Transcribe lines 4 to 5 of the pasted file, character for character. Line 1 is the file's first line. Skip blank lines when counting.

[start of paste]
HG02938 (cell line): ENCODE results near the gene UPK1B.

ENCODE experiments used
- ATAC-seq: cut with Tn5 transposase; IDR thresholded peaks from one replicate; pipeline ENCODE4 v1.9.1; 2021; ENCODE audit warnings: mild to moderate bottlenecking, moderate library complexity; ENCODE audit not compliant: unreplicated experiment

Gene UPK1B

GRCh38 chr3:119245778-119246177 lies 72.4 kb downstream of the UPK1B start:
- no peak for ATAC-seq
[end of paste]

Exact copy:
Gene UPK1B

GRCh38 chr3:119245778-119246177 lies 72.4 kb downstream of the UPK1B start: